Most of the time, when I write, it begins with a character. A whisper leads me forward. I sit and listen to the story.
For my current novel, however, it all began with a place. I knew not a soul when I started. And, slowly (very slowly) people filled the space. Every one of them, when they came, when they walked the grey sidewalks and tread across the grass, surprised me.
To be honest with you, they marched in with histories that frightened me. Mostly because they were so far from what I knew. And for a while, I danced around many of their issues because I did not know how to deal with them. I had convinced myself that I was not qualified to tell their stories. That no amount of research could lead to an authentic telling.
What stilled me, what gave me pause, was this idea that I could not write what I did not know. That, as soon as a situation that I did not understand crept into the story, (and there were many) I was immediately held responsible for portraying it as accurately as possible. And how could I do that if I hadn’t lived it?
There is no way we can know everything as writers. But I do feel there is an idea, when someone takes on contemporary fiction, that the writer must be qualified to write what he or she writes. I see it in examples of successful query letters, in interviews with published authors. A story about drug abuse is immediately followed with, ‘I spent two years working at a rehabilitation center.’ Even something as simple as a story that takes place in Louisiana is quickly qualified with ‘I grew up in Baton Rouge.’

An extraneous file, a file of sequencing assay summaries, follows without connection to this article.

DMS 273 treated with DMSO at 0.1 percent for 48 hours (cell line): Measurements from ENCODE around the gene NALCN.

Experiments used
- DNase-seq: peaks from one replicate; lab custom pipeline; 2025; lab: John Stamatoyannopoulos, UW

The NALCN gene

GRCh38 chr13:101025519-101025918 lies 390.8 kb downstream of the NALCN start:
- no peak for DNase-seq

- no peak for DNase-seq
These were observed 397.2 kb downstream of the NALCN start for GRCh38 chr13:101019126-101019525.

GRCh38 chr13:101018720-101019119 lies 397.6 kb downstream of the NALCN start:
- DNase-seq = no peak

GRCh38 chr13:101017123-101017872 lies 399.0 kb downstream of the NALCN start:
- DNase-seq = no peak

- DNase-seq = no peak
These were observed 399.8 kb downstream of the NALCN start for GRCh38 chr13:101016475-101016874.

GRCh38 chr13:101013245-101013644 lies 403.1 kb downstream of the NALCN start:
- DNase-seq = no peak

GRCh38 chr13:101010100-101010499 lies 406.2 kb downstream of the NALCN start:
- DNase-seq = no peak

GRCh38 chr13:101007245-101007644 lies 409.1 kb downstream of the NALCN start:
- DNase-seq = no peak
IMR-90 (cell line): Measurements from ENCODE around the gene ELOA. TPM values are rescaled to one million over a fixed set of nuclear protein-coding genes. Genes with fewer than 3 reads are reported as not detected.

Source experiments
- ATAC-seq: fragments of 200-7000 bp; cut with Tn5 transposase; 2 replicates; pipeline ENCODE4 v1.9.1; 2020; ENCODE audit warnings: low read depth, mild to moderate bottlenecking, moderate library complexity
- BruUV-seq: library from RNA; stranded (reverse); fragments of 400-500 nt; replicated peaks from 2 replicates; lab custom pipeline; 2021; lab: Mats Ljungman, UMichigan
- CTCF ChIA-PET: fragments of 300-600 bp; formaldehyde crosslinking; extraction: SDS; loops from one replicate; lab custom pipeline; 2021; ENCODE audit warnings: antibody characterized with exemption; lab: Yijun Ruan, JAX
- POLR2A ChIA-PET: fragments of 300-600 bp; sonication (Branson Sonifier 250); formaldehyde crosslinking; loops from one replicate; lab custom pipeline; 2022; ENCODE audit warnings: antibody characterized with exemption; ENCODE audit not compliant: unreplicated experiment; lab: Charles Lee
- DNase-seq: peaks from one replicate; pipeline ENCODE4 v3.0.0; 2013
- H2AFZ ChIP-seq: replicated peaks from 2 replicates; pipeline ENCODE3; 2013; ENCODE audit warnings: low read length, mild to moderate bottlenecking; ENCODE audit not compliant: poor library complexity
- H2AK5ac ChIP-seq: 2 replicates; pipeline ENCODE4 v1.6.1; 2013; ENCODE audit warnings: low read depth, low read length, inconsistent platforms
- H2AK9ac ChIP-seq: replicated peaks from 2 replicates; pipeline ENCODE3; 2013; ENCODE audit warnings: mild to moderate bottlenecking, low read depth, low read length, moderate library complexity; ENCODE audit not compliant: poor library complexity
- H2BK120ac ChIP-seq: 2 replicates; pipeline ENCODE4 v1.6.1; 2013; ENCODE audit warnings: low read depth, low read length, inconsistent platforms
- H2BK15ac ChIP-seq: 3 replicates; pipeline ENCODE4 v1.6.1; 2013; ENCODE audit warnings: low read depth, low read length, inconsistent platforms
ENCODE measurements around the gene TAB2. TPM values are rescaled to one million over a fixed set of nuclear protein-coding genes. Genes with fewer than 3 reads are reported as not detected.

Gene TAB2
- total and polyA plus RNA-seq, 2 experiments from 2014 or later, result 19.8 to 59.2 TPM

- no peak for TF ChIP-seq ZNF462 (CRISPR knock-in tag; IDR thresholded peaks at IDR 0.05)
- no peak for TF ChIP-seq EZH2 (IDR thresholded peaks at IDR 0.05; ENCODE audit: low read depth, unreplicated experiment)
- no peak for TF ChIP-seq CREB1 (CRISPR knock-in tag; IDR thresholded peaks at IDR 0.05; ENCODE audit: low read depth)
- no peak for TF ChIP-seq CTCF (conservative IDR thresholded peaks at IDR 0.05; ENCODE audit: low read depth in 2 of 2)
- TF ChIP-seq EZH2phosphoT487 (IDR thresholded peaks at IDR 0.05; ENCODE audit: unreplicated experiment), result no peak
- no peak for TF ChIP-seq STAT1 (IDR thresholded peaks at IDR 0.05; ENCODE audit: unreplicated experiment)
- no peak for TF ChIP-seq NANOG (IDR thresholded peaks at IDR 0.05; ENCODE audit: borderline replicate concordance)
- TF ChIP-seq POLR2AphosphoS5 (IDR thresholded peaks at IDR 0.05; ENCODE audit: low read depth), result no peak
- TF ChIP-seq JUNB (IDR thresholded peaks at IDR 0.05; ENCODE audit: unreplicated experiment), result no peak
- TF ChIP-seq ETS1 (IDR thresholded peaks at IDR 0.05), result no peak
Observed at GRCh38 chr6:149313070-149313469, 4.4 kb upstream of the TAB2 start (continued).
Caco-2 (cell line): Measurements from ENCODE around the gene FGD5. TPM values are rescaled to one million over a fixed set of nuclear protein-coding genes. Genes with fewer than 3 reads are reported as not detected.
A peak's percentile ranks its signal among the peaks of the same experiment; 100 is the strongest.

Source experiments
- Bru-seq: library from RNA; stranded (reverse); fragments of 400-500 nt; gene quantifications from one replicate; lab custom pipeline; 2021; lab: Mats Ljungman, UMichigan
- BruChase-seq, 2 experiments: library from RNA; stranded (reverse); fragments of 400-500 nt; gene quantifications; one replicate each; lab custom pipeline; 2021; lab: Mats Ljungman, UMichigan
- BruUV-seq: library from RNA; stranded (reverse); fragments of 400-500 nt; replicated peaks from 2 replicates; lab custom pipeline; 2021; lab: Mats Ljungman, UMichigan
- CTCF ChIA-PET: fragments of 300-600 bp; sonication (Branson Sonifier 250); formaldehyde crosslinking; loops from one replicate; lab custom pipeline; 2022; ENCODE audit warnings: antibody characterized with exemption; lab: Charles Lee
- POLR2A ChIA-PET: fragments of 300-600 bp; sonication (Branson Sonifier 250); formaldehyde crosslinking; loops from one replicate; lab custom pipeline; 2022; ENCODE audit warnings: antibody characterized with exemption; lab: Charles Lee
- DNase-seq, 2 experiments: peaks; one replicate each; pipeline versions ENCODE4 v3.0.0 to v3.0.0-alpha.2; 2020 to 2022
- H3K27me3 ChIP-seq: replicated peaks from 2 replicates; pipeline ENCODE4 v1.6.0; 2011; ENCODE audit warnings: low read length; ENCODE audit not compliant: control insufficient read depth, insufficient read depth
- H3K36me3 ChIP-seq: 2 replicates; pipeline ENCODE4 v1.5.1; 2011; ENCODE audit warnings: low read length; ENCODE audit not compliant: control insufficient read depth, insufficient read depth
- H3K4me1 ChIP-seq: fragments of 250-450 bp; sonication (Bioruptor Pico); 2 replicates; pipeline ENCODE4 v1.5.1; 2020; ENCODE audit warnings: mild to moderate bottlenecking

As if to say: I know all about this. Trust me.
When I look at my novel (still in revisions, still in the state of being nothing and everything all at once) I can’t think of anything that qualifies me to write it except that I’m human. I’m compassionate. I tell the truth as I see it. But if I really stepped back, I could not find any qualifier like the examples I noted above. My main character is in a terrible situation that many young people experience but I have only been able to imagine. I do believe, however, that her hopes and fears are my own. That, I know. Deeply.
I always, always, think writers should write the story they want. Not the story they know. In my mind, those hopes and fears connect a reader to a character, and not the issues or situations the character is dealing with. But there is a part of me that wonders, do I know this? Can I ever really? And how does it affect the story when I don’t?
What do you think of all this knowing and not knowing? What makes us qualified to tell a story?